Crowds gather in New Delhi for the launch of the Nano, the Tata Group's 'people's car'. Photograph: Money Sharma/EPA
Tata, the giant Indian company that designed and manufactured the Tata Nano, is marketing the car as a safer mode of transport for families who squeeze on to the back of motorbikes.
It will go on sale in India for 100,000 rupees but it will not be available in the Europe due to more stringent safety and emissions standards.
Speaking at the launch of the car today, the Tata chairman, Ratan Tata, said: "I observed families riding on two-wheelers - the father driving the scooter, his young kid standing in front of him, his wife seated behind him holding a little baby.
"It led me to wonder whether one could conceive of a safe, affordable, all-weather form of transport for such a family. Tata Motors' engineers and designers gave their all for about four years to realise this goal.
"Today, we indeed have a people's car which is affordable and yet built to meet safety requirements and emission norms, to be fuel efficient and low on emissions. We are happy to present the people's car to India and we hope it brings the joy, pride and utility of owning a car to many families who need personal mobility."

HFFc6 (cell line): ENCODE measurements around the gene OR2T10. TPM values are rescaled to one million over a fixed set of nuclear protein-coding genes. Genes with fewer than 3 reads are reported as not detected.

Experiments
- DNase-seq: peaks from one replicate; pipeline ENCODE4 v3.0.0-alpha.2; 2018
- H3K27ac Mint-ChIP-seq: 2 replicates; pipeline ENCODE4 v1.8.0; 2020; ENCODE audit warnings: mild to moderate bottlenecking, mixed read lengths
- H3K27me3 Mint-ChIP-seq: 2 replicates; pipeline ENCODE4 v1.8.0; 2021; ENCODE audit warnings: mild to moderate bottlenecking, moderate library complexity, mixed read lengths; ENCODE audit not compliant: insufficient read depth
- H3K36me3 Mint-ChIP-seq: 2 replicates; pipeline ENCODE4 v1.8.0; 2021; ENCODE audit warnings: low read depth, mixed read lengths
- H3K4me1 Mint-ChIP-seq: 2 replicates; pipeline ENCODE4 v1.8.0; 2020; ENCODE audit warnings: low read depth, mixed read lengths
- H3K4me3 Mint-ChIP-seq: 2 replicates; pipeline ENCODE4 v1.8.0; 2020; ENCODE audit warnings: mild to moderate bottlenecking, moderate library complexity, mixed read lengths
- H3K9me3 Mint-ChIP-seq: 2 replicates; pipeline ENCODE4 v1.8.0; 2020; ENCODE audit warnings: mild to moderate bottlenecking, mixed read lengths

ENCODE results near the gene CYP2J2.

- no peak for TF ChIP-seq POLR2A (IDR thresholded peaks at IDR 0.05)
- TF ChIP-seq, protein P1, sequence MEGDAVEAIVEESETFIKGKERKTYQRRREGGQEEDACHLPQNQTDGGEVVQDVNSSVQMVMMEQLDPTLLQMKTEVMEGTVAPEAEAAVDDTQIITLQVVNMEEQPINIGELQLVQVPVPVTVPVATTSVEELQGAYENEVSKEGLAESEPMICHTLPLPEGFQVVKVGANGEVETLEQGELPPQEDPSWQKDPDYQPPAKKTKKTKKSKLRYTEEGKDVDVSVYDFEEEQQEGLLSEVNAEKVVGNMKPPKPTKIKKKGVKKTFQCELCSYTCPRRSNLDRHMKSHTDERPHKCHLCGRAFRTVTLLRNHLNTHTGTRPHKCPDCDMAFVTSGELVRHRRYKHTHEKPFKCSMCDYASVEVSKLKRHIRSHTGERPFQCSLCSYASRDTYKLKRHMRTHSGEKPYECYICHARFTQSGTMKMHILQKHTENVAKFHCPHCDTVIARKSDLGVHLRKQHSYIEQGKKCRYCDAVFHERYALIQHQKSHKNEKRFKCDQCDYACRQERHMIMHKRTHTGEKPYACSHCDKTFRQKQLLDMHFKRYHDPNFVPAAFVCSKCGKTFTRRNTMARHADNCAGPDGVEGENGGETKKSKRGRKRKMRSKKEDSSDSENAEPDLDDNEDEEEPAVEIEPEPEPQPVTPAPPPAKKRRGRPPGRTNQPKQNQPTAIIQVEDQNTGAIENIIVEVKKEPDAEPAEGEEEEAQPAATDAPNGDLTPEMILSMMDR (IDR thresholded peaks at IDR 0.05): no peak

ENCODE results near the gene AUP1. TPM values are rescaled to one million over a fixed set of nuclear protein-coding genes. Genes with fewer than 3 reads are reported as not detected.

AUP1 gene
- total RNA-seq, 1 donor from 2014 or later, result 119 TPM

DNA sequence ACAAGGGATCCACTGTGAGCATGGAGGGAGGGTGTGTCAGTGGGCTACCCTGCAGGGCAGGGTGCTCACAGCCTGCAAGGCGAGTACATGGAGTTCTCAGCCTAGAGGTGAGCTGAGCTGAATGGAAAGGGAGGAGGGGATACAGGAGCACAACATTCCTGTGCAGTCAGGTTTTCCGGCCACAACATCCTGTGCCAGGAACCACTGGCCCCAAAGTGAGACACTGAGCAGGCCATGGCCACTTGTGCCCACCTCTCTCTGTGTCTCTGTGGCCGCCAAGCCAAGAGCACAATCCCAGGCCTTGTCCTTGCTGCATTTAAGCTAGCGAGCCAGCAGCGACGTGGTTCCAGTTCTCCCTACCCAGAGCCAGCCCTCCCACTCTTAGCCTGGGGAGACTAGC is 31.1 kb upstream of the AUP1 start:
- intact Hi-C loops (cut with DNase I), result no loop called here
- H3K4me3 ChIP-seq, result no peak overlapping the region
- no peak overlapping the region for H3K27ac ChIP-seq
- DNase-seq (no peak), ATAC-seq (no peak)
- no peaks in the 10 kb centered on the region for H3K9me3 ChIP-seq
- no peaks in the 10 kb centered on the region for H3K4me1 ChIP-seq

Tata, which hopes to buy Land Rover and Jaguar from Ford, also hopes also to create a "new market for cars which does not exist", making them accessible to India's booming middle classes recently made rich by an economy growing at around 9% a year.
This rapidly expanding market is potentially extremely lucrative, with the consultants McKinsey predicting the size of the Indian middle class will grow from 50 million now to 583 million by 2025.
The car has a 600cc engine in the boot, four doors and uses a lot of plastics as well as steel in its body frame. It is being manufactured at a new plant near Kolkata, with an initial capacity of 250,000 cars a year.
Tata believes it can eventually sell up to a million Nanos a year. Even though it is expected to be relatively fuel-efficient, such figures alarm environmentalists already concerned by the congestion and rising pollution levels in India's overcrowded cities.
"There is this mad rush towards lowering the prices to achieve mass affordability,' said Anumita Roychoudhury, of the Centre for Science and Environment in Delhi.
"If vehicle ownership increases very rapidly, we'll have a timebomb ticking away. When you lower the price that drastically, how will you be able to meet the safety and emissions standards? There are no clear answers yet."